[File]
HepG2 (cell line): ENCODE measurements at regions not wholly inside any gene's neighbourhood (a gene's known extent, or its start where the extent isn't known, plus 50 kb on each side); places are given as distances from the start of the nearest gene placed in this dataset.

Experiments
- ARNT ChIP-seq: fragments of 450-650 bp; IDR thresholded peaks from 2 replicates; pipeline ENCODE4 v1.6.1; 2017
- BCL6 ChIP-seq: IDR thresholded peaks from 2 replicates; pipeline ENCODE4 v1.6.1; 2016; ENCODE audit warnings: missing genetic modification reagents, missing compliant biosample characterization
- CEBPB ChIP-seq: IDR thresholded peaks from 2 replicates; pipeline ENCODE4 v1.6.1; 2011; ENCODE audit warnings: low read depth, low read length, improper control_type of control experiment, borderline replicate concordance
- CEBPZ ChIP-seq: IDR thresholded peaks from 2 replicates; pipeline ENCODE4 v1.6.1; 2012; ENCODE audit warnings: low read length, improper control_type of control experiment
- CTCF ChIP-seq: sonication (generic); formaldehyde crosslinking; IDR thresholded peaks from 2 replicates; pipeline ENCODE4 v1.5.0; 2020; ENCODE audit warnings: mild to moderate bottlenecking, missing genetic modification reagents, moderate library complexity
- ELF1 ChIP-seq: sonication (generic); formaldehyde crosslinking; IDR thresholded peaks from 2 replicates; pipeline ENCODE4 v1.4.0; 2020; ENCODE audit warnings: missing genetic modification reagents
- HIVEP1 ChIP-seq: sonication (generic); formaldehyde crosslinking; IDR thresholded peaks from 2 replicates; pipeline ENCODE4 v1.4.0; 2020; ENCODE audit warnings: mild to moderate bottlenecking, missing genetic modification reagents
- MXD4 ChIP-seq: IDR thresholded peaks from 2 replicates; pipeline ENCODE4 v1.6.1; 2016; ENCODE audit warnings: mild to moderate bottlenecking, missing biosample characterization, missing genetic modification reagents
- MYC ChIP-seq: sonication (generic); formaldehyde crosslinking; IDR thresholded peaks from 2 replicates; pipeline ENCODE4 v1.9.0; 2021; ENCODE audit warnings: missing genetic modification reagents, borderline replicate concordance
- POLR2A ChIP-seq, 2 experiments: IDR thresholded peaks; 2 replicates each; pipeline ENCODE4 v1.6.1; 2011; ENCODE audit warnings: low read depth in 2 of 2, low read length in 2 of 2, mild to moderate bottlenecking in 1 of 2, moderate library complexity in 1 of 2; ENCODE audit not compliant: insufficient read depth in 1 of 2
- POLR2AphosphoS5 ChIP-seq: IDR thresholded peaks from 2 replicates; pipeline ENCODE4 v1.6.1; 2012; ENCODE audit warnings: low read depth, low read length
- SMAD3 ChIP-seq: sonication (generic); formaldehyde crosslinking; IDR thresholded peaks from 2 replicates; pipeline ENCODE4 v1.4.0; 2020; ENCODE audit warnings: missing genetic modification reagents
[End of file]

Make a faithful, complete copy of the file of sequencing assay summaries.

HepG2 (cell line): ENCODE measurements at regions not wholly inside any gene's neighbourhood (a gene's known extent, or its start where the extent isn't known, plus 50 kb on each side); places are given as distances from the start of the nearest gene placed in this dataset.

Experiments
- ARNT ChIP-seq: fragments of 450-650 bp; IDR thresholded peaks from 2 replicates; pipeline ENCODE4 v1.6.1; 2017
- BCL6 ChIP-seq: IDR thresholded peaks from 2 replicates; pipeline ENCODE4 v1.6.1; 2016; ENCODE audit warnings: missing genetic modification reagents, missing compliant biosample characterization
- CEBPB ChIP-seq: IDR thresholded peaks from 2 replicates; pipeline ENCODE4 v1.6.1; 2011; ENCODE audit warnings: low read depth, low read length, improper control_type of control experiment, borderline replicate concordance
- CEBPZ ChIP-seq: IDR thresholded peaks from 2 replicates; pipeline ENCODE4 v1.6.1; 2012; ENCODE audit warnings: low read length, improper control_type of control experiment
- CTCF ChIP-seq: sonication (generic); formaldehyde crosslinking; IDR thresholded peaks from 2 replicates; pipeline ENCODE4 v1.5.0; 2020; ENCODE audit warnings: mild to moderate bottlenecking, missing genetic modification reagents, moderate library complexity
- ELF1 ChIP-seq: sonication (generic); formaldehyde crosslinking; IDR thresholded peaks from 2 replicates; pipeline ENCODE4 v1.4.0; 2020; ENCODE audit warnings: missing genetic modification reagents
- HIVEP1 ChIP-seq: sonication (generic); formaldehyde crosslinking; IDR thresholded peaks from 2 replicates; pipeline ENCODE4 v1.4.0; 2020; ENCODE audit warnings: mild to moderate bottlenecking, missing genetic modification reagents
- MXD4 ChIP-seq: IDR thresholded peaks from 2 replicates; pipeline ENCODE4 v1.6.1; 2016; ENCODE audit warnings: mild to moderate bottlenecking, missing biosample characterization, missing genetic modification reagents
- MYC ChIP-seq: sonication (generic); formaldehyde crosslinking; IDR thresholded peaks from 2 replicates; pipeline ENCODE4 v1.9.0; 2021; ENCODE audit warnings: missing genetic modification reagents, borderline replicate concordance
- POLR2A ChIP-seq, 2 experiments: IDR thresholded peaks; 2 replicates each; pipeline ENCODE4 v1.6.1; 2011; ENCODE audit warnings: low read depth in 2 of 2, low read length in 2 of 2, mild to moderate bottlenecking in 1 of 2, moderate library complexity in 1 of 2; ENCODE audit not compliant: insufficient read depth in 1 of 2
- POLR2AphosphoS5 ChIP-seq: IDR thresholded peaks from 2 replicates; pipeline ENCODE4 v1.6.1; 2012; ENCODE audit warnings: low read depth, low read length
- SMAD3 ChIP-seq: sonication (generic); formaldehyde crosslinking; IDR thresholded peaks from 2 replicates; pipeline ENCODE4 v1.4.0; 2020; ENCODE audit warnings: missing genetic modification reagents